The basic dye composition of this invention is prepared by bonding the water-soluble basic dye ionically to the anionic dispersant to form a difficultly soluble dye complex salt and then dispersing the complex salt with the anionic dispersant. In practice, it is preferred to prepare the basic dye composition according to the following methods:

(1) The water-soluble basic dye is dissolved or suspended in water and the anionic dispersant is mixed with the solution to form the difficultly soluble dye complex salt, which is then dispersed with the excess of the anionic dispersant not participating in the reaction or a fresh supply of the dispersant by mixing and agitation.

(2) The water-soluble basic dye is dissolved or suspended in water and the anionic dispersant is mixed with the solution to form the difficultly soluble dye complex salt, which is then dispersed in the state dissolved in water or in the form of an aqueous slurry with the excess of the dispersant not participating in the reaction or a fresh supply of the dispersant by employing known mechanical dispersing means such as a colloid mill or ball mill or known dispersing techniques such as grinding or agitation together with sand.

(3) The water-soluble basic dye is dissolved or suspended in water and the anionic dispersant is mixed with the solution to form the difficultly soluble dye complex salt. The complex salt is dispersed with the excess of the dispersant not participating in the reaction or a fresh supply of the dispersant by mixing and agitation and in order to disperse it more sufficiently, known conventional dispersing techniques such as mentioned in (2) above are employed.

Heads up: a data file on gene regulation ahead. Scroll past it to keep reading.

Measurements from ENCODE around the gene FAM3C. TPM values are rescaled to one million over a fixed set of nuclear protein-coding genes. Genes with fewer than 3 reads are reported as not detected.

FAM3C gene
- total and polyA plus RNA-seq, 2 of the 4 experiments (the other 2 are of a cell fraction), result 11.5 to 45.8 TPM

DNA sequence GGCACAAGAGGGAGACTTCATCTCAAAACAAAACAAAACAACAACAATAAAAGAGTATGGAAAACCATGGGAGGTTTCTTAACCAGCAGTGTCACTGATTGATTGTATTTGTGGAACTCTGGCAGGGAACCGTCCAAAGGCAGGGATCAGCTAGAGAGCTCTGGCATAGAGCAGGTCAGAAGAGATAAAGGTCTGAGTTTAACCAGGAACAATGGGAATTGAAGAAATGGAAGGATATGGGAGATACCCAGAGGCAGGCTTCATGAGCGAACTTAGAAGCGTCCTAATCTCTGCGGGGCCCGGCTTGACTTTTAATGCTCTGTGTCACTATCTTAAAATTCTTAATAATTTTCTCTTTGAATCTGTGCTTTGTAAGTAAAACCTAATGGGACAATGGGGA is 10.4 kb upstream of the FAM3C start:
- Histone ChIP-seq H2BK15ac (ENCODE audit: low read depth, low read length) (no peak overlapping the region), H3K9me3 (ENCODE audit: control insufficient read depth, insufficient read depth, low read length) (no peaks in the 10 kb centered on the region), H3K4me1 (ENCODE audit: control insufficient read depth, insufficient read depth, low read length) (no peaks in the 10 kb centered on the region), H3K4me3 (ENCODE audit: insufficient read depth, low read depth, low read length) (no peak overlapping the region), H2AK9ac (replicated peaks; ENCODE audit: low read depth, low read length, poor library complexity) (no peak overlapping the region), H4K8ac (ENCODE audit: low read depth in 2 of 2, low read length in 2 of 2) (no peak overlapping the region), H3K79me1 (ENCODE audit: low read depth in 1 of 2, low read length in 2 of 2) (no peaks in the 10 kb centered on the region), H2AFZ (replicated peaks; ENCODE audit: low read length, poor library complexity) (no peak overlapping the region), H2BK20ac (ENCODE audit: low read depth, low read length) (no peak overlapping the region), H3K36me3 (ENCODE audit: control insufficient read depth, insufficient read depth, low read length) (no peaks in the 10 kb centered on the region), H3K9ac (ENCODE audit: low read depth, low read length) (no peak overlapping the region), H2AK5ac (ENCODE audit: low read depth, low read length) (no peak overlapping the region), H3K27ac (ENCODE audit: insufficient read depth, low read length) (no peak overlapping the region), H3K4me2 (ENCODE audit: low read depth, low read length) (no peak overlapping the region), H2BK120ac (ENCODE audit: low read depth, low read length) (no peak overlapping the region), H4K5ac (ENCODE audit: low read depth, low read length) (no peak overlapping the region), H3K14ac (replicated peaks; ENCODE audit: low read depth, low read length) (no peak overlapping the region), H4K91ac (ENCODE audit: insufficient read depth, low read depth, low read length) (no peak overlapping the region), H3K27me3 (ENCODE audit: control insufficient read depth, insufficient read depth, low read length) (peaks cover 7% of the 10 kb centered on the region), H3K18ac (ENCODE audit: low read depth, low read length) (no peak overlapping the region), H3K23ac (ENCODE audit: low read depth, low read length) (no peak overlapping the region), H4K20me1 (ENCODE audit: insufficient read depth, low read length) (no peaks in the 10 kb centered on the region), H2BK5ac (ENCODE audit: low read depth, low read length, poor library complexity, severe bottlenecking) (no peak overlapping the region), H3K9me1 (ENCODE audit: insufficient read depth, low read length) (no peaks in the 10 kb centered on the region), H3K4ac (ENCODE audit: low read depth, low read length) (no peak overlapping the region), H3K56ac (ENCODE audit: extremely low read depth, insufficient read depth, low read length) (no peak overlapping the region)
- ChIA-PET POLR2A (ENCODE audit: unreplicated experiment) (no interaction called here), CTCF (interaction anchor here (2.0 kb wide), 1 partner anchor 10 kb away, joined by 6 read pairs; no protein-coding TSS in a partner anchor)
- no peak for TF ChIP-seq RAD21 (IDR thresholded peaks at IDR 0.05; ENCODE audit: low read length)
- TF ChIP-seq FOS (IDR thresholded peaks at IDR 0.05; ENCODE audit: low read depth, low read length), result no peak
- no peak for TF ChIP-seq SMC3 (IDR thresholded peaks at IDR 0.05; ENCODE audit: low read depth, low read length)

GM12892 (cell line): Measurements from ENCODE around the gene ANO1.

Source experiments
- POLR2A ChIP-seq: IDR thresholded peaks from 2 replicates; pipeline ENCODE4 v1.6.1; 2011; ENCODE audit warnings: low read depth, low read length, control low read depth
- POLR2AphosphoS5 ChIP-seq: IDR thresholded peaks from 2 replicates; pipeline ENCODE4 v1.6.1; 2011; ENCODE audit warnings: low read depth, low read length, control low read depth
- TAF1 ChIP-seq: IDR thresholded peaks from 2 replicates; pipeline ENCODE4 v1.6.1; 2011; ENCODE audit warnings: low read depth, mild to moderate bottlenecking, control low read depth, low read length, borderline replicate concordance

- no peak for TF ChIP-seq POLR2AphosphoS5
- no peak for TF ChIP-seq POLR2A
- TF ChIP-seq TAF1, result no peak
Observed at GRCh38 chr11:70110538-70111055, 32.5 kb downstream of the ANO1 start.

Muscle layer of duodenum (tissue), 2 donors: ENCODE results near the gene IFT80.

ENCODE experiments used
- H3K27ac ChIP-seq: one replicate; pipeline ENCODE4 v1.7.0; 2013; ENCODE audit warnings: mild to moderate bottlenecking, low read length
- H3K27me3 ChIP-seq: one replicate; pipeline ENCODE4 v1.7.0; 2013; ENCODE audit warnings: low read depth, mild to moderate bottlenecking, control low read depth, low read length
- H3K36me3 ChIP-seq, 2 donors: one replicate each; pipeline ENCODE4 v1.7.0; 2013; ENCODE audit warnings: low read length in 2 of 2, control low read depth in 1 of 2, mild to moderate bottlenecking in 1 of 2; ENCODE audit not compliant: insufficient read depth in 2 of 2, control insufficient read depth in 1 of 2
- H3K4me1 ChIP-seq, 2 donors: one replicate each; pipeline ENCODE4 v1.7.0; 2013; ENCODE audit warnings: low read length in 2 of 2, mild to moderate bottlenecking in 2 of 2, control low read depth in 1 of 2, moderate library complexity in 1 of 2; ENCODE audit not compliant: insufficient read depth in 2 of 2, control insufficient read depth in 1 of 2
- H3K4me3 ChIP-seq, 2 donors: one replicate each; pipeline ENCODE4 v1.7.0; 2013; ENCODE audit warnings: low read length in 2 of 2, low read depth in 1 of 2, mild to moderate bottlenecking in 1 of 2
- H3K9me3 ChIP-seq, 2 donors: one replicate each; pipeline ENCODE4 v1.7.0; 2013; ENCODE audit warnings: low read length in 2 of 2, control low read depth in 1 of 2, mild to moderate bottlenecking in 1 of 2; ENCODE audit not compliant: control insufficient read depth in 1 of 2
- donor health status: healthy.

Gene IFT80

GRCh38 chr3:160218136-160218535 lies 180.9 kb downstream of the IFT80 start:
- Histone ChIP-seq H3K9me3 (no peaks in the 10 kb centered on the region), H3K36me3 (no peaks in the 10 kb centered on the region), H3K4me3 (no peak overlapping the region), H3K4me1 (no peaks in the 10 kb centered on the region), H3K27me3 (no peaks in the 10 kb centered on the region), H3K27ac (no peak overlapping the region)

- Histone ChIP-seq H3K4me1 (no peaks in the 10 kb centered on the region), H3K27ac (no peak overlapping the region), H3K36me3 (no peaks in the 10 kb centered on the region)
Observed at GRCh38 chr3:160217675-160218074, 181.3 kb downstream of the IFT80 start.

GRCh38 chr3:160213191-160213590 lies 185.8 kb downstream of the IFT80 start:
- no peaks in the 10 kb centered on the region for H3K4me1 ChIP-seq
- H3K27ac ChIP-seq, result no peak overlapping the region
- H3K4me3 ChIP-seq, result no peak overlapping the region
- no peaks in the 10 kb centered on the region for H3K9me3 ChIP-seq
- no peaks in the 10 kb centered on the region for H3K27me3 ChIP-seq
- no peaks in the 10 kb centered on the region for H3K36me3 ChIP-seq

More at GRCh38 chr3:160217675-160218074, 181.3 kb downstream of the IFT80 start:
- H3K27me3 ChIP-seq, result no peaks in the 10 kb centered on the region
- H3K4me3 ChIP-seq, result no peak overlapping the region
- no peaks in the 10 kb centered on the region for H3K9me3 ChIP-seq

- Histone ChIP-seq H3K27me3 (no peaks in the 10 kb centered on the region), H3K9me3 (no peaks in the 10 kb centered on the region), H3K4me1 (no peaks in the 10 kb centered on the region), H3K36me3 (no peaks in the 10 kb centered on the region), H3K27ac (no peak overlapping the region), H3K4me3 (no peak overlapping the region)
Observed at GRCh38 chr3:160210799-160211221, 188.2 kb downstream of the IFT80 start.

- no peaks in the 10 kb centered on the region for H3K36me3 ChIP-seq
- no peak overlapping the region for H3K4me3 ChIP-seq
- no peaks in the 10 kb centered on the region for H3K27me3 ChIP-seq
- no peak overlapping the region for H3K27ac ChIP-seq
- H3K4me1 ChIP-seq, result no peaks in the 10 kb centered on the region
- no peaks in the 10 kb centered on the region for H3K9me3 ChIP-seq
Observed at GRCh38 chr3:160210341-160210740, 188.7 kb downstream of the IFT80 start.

The composition thus obtained is dried to powder or made pasty, and it is marketed in the powdery or pasty form. At this step, it is possible to add dextrin to the composition as an extender or dyeing assistant.

As is disclosed in Color Index, 2nd edition, Vol. 1, page 1617, it is known that basic dyes are precipitated as water-insoluble pigments upon contact with a composite poly-acid such as phosphomolybdic acid. Further, as is taught by German Patent Application Laid-Open Specification No. 1,921,277 basic dyes react with a specific aromatic sulfonic acid to form a difficultly soluble dye salt. If these dye-acid complex compounds and difficultly soluble aromatic sulfonic acid-dye salts are dispersed with an anionic dispersant and are used for dyeing anionic acid-modified polymeric fibers such as acid-modified polyacrylonitrile fibers and acid-modified polyester fibers, linkages between the basic dye and the poly-acid or aromatic sulfonic acid are cleft and the basic dyes are quantitatively formed on the anionic polymeric fibers. The released composite poly-acid moiety or aromatic sulfonic acid moiety is removed in the state contained in the used dye bath or in a washing liquor used in the finishing treatment.